The right to live without harassment- Short Hills 2017
by Manchari Paranthahan, SCM Brock
Every year, a 6-day deer harvest at the Short Hills Provincial Park honours Haudenosaunee Treaty and Land rights. The Haudenosaunee people have exercised their legal right to hunt, but several members of local animal rights groups have actively protested against the hunt in violent ways, from barricading entrances to the park to carrying signs with white supremacist and racist messages on them to oppose the hunt. These anti-hunt protesters have been able to organize a vehicle stall with the Ontario Provincial Police and the Niagara Regional Police Department to create an additional obstacle to the access to the park. Unfortunately, the anti-hunt protesters continuously seem to find new ways to ignorantly perform microaggressions against a vulnerable community in the Niagara region. Since 2013 the Short Hills has hosted the Haudenosaunee Right to Hunt Reconciliation events and activities in response.
The first Short Hills activity I attended this year was the ‘Sweet Blood’ documentary screening held at Brock University. This documentary focused on the high number of Cree community members who suffer from diabetes as a result of a colonized diet. The documentary emphasizes the importance of Indigenous people needing to eat and gather food in traditional ways not only to upkeep tradition but also for their health. During this screening I was told by one of the organizers of the hunt that the documentary left out testimonies from a few Cree men who had mentioned that returning to their old ways of hunting and eating actually cured them of their diabetes. They were left out because of funding through a government grant that didn’t want these testimonies in the final product, to prevent controversies with pharmaceutical companies creating medical treatments for people who have diabetes. “It’s like another form of colonization,” said the organizer, describing both the ways that a colonial diet has affected the health of Cree people and how they were being policed through what information made the final cut of the documentary.
Trailer of SWEET BLOOD – The Cree Living Well With Diabetes from Whirlygig Productions on Vimeo.
The Niagara Anti-Racism Coalition also did a workshop for supporters of the hunt on challenging white supremacy in the Niagara Region. The workshop involved having members of the community share their stories and experiences with white supremacy in the region. These stories were then printed out and brought to the harvest. The supporters at the harvest were asked to read out one of the experiences or share their own and then take a rock from a bowl that was placed next to the fire. This was to represent how every time an act of greed or fear caused by white supremacy impacts any one of us, we take away from the bettering of society and the love we have to give to each other. This simple act emphasized how we are all affected negatively by oppression and silencing.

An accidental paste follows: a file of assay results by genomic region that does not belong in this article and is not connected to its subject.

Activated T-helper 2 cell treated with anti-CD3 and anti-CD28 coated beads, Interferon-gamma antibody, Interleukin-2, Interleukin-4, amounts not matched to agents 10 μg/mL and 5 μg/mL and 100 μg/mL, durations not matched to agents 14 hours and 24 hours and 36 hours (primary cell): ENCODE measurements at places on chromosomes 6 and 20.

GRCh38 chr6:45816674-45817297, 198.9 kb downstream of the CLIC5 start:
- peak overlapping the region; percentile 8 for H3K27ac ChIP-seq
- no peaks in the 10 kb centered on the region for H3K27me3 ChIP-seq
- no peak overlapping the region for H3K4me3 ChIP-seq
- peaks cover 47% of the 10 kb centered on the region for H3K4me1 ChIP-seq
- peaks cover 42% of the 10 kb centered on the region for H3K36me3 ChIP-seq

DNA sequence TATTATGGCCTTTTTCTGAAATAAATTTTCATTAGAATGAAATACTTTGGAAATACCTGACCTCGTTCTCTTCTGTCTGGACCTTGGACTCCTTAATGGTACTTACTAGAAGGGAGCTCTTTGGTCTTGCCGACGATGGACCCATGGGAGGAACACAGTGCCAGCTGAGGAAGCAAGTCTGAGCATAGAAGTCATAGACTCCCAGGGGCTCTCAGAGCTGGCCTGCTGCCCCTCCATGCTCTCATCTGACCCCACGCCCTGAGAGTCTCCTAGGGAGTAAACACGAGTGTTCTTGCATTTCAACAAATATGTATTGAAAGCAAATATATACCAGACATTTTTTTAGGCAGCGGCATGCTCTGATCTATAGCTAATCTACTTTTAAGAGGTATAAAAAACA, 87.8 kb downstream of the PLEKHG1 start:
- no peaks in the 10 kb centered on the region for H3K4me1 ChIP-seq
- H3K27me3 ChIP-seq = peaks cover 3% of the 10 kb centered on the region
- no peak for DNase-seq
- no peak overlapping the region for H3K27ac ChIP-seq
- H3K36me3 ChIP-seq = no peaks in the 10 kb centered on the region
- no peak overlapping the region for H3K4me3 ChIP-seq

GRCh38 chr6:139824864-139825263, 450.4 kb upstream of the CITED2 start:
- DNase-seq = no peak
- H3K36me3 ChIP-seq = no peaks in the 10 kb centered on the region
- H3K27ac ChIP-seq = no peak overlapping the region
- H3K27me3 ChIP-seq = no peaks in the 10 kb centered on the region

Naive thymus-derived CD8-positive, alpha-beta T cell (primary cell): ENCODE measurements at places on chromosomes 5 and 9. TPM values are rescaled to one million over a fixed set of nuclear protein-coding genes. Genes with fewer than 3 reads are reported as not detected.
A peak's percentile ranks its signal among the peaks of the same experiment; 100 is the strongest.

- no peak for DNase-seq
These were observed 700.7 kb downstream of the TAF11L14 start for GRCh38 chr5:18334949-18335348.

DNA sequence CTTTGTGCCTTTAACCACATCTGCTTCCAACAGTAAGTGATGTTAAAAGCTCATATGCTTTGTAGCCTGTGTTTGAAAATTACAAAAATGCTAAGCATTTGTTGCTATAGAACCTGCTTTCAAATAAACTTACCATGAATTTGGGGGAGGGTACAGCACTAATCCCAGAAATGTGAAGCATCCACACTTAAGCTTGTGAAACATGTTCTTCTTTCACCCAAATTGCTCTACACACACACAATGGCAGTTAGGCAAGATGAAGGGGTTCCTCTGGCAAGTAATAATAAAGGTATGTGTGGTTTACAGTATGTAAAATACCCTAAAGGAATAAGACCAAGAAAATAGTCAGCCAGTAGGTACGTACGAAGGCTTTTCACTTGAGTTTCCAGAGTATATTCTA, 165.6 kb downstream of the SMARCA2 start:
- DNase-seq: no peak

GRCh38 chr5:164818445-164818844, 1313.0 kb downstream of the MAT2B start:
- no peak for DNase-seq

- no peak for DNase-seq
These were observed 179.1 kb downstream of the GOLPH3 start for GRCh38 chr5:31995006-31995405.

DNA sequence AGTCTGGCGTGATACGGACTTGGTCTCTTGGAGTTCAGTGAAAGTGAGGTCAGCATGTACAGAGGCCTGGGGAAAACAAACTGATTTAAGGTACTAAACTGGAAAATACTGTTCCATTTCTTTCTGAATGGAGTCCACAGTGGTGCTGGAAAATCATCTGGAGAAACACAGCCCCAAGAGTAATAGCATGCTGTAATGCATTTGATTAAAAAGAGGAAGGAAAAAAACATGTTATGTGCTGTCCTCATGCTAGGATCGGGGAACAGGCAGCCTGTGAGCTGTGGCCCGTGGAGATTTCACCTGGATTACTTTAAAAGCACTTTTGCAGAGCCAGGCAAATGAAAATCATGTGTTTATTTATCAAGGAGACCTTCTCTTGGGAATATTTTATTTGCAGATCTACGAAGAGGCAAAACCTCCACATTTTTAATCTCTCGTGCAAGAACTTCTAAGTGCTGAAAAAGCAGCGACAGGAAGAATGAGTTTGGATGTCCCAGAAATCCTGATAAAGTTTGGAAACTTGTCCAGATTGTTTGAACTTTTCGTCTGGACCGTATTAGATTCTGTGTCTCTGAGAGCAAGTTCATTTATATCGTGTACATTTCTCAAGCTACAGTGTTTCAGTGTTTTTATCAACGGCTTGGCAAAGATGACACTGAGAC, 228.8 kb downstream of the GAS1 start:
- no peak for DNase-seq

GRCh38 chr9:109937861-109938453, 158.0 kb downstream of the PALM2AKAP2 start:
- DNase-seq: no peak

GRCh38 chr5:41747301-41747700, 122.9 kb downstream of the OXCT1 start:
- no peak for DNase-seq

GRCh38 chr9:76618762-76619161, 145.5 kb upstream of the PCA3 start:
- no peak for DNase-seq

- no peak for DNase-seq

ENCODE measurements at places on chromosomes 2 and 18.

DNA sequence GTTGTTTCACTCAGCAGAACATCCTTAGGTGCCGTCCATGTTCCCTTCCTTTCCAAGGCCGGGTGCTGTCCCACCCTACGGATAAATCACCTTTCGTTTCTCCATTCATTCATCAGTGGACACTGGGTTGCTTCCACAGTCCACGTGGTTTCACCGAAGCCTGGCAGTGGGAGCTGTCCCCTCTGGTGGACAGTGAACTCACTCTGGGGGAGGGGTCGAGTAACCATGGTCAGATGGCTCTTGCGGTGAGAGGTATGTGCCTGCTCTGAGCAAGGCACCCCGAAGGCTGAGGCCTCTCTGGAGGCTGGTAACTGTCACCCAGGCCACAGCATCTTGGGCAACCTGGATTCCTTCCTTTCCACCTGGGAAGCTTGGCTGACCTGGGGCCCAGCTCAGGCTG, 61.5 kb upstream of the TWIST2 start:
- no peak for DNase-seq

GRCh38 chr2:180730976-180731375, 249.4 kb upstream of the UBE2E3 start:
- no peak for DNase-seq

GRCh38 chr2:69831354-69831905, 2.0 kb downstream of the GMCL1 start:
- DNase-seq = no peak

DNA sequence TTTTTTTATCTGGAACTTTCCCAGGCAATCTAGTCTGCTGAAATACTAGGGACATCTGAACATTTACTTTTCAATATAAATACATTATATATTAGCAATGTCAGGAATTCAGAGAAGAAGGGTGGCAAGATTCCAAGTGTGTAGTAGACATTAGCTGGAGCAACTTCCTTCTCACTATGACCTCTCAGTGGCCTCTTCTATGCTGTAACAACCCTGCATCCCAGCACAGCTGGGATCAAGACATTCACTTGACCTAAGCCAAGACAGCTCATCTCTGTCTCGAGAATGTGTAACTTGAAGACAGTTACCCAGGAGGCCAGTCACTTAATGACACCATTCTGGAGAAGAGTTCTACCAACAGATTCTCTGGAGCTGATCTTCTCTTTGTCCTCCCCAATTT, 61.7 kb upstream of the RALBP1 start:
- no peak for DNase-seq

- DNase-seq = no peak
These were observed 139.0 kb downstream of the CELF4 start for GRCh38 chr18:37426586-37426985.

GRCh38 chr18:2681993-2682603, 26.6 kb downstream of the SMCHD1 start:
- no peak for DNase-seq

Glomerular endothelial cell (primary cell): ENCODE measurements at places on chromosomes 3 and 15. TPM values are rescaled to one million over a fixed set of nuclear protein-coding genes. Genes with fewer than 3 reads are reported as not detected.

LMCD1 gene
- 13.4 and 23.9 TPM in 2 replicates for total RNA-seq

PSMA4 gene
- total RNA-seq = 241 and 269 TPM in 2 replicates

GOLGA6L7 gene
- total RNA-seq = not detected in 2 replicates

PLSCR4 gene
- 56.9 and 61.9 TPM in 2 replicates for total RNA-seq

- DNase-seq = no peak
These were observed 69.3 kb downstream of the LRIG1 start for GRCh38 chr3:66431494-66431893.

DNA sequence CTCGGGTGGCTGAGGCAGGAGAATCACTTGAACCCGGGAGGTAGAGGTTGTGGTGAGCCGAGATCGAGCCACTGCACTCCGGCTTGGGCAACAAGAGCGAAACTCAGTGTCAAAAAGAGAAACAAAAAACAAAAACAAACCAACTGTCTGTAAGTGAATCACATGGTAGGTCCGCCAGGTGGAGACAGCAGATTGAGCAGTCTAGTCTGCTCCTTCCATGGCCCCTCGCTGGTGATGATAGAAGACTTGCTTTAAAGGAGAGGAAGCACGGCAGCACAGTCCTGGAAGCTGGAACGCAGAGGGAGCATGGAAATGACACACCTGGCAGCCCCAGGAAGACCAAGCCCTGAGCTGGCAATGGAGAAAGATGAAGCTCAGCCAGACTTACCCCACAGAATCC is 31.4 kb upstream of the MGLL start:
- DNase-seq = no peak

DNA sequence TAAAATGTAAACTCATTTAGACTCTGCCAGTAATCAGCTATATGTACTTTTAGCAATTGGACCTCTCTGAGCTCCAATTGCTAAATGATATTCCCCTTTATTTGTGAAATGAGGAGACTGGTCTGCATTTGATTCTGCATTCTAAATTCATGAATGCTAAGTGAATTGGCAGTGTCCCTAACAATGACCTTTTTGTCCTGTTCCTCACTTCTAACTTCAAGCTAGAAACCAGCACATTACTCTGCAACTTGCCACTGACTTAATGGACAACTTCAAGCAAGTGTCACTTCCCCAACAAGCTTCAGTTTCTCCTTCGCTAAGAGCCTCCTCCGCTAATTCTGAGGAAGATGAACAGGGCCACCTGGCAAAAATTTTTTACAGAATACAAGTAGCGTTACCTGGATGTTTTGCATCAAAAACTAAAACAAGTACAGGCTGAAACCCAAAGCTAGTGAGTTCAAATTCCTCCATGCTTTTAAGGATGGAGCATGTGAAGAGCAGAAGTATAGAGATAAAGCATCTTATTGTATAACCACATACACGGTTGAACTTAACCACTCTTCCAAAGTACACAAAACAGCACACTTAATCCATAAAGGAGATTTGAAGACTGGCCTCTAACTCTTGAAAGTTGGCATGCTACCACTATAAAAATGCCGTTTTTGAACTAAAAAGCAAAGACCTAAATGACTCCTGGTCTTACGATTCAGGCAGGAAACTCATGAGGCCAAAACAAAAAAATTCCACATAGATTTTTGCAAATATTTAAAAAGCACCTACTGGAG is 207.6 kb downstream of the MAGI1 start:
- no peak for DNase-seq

After we all went around the circle, we were asked to then share a way that we can help change and challenge white supremacist actions and then put the rock we took back in the bowl. This was to represent the ways we can all contribute to a better society and community. This workshop was a powerful one as I got to see how different members of the same community that identified in different ways were able to put aside the things that made us different and instead focus on how we can all help each other. It was a creative way of acknowledging the responsibility we have in creating a better society whether we are the oppressor or the oppressed – a crucial point to acknowledge in contemporary social justice politics. This workshop allowed space for everyone and allowed them to say what they believed to be true in regards to the Short Hills hunt as well as white supremacy in general, making for a safe and brave space.
This was my second year at the counter protest and I have seen firsthand the dedication and hard work that goes into organizing the reconciliation activities. The organizers and supporters of the hunt do everything possible to get as many voices heard and represented during the reconciliation activities. This year, a representative from the Brock Students for Animal Liberation was able to talk about white privilege, animal rights and how that affects their stance on the issue and why they still support the hunt. The two-fold understanding of the issue, something that strips a community of their traditional practice and is also responded to with violently racist language, is something that seems to be happening more and more within the community.